For those wondering how harsh the immigration crackdown will be – a minor thing like a driving ticket or jaywalking could start a chain of events that could get you deported.
Under new guidelines issued by the Department of Homeland Security, any undocumented alien who is detained for even minor offenses is subject to deportation. Basically, their very presence in the country makes them a criminal. (READ: US targets millions in sweeping deportation plan)
The process under former President Barack Obama where only violent felons get kicked out will no longer be followed. The extremely wide net now includes all illegal migrants to the United States, said the order by Homeland Security Secretary John Kelly.
The only good news is that ‘dreamers’ – those brought to the country as children – are exempt from the directives – scant comfort to the millions of others toiling in the economy.
Using 10% of the estimated 3.4 million Filipinos in the US, there are about 300,000 to 340,000 undocumented Pinoys living in the shadows here.
The obvious fear is the crackdown will drive them deeper into the underground.
“I think they will stay as low key as much as possible,” Ledy Almadin, an accountant from New York, told Rappler in an interview.
She said those without papers are now calculating “on the thousand ways how they will survive this crisis” and evade the immigration dragnet being cast by Donald Trump’s administration. (READ: What happens during a deportation raid in the US?)
For Aries Dela Cruz, president of the Filipino-American Democratic Club of New York, one of the biggest problems in the crackdown is the impact on all communities – immigrant or otherwise.
“It makes our communities less safe because TNTs (undocumented Filipinos, and other aliens for that matter) will be less likely to cooperate with local police investigations,” he said.
A report issued a decade ago by police chiefs in 8 major US cities, including New York and Los Angeles, warned the job of enforcing immigration laws and protecting the wider community would be complicated and could be in conflict.
“Immigration enforcement by local police would likely negatively effect and undermine the level of trust and cooperation between local police and immigrant communities. If the undocumented immigrant’s primary concern is that they will be deported or subjected to an immigration status investigation, then they will not come forward and provide needed assistance and cooperation,” it said.
“Distrust and fear of contacting or assisting the police would develop among legal immigrants as well. Undoubtedly legal immigrants would avoid contact with the police for fear that they themselves or undocumented family members or friends may become subject to immigration enforcement,” the police chiefs explained. “Without assurances that contact with the police would not result in purely civil immigration enforcement action, the hard won trust, communication and cooperation from the immigrant community would disappear.”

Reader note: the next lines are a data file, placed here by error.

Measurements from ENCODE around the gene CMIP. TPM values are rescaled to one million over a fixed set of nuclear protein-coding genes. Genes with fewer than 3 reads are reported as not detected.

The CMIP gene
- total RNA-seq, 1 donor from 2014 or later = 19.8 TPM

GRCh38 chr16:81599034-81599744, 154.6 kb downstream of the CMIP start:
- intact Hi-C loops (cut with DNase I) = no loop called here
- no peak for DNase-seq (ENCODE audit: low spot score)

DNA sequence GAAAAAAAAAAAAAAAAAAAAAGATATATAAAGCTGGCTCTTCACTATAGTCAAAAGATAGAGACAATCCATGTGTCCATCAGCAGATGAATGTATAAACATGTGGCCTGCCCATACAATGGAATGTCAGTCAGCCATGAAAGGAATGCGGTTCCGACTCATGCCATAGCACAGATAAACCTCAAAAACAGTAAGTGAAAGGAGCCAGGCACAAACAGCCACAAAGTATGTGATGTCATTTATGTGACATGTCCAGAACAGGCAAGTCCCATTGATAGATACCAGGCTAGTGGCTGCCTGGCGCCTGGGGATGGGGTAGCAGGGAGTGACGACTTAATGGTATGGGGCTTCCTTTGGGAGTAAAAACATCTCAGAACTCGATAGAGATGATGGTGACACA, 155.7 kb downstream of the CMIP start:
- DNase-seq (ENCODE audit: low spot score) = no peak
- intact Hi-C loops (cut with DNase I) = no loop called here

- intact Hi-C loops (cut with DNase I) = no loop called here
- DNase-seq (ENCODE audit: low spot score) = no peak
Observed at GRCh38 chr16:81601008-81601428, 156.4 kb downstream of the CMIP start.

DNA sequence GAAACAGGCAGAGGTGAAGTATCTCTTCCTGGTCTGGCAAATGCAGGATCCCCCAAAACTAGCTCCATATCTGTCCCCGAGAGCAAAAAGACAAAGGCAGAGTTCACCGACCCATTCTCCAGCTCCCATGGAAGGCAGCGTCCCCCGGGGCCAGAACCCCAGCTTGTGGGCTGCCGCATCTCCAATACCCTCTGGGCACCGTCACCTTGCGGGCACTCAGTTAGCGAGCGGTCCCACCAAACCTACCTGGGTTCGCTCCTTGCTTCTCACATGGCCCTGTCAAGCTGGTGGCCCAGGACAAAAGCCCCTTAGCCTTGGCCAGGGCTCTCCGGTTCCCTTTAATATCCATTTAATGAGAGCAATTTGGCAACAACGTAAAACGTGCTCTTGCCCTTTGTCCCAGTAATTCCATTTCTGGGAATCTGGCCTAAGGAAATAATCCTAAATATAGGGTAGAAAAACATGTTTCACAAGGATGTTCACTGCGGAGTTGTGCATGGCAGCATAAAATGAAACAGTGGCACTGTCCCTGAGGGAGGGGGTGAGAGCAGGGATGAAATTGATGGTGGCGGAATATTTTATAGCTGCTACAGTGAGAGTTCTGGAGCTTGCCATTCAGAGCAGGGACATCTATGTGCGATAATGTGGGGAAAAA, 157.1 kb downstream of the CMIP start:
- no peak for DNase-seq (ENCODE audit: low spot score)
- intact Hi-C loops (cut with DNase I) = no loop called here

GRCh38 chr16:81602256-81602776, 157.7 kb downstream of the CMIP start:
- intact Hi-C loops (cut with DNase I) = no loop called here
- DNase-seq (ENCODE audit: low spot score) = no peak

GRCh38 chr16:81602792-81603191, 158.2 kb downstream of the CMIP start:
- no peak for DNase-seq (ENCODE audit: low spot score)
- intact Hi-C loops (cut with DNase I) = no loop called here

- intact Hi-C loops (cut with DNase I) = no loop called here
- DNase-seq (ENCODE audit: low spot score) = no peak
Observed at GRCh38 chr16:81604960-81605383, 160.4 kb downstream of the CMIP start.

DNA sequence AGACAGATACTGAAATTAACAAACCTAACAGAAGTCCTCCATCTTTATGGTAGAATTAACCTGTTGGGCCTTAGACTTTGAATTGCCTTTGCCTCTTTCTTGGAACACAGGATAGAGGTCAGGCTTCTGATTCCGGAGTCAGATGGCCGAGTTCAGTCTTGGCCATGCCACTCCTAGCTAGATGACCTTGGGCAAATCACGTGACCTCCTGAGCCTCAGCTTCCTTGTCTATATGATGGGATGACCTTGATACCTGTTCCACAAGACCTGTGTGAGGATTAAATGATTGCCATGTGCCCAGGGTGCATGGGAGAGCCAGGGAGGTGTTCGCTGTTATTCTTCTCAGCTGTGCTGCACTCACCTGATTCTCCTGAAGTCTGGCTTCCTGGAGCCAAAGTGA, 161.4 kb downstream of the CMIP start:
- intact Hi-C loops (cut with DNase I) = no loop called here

“Such a divide between the local police and immigrant groups would result in increased crime against immigrants and in the broader community, create a class of silent victims and eliminate the potential for assistance from immigrants in solving crimes or preventing future terroristic acts,” the report continued.
Immigration advocates and activists said that conclusion is as valid in 2006 as it is in 2017.
The education of children will also likely suffer, especially in households where the status is mixed. This is often the case where the parents are in the US illegally but the children born in the country are automatic American citizens.
Dela Cruz called the Kelly memorandums a “roadmap for mass deportation forces in the US.”
Almadin said the undocumented should reach out to immigration lawyers so they would know their rights if they run into immigration agents.
Dela Cruz believes the immigration orders stigmatize undocumented aliens as criminals who “routinely victimize Americans and other legal residents. In fact, immigrants are less likely to commit crimes than people born in the United States.”
One Filipina mother in San Francisco put her survival tactics this way.
“We have to reduce the times we use the car because that increases the risk of being pulled over. We need to take the bus or the train as much as possible. The idea is to blend in and not stick out. Pray, and hope it works,” she said.
Almadin said the desperation of those tactics to get by will vary but they are aimed at getting past Trump, hope the political atmosphere will change and that succeeding administrations will have more empathy for immigrants.
Filipinos have an apt phrase for it and call it ‘kapit sa patalim’, which literally means grab hold of a knife.
“I would think some would move somewhere else to hide. Some might get married to a US citizen,” Almadin said. – Rappler.com
Rene Pastor is a journalist in the New York metropolitan area who writes about agriculture, politics and regional security. He was, for many years, a senior commodities journalist for Reuters. He is known for his extensive knowledge of international affairs, agriculture and the El Niño phenomenon where his views have been quoted in news reports.
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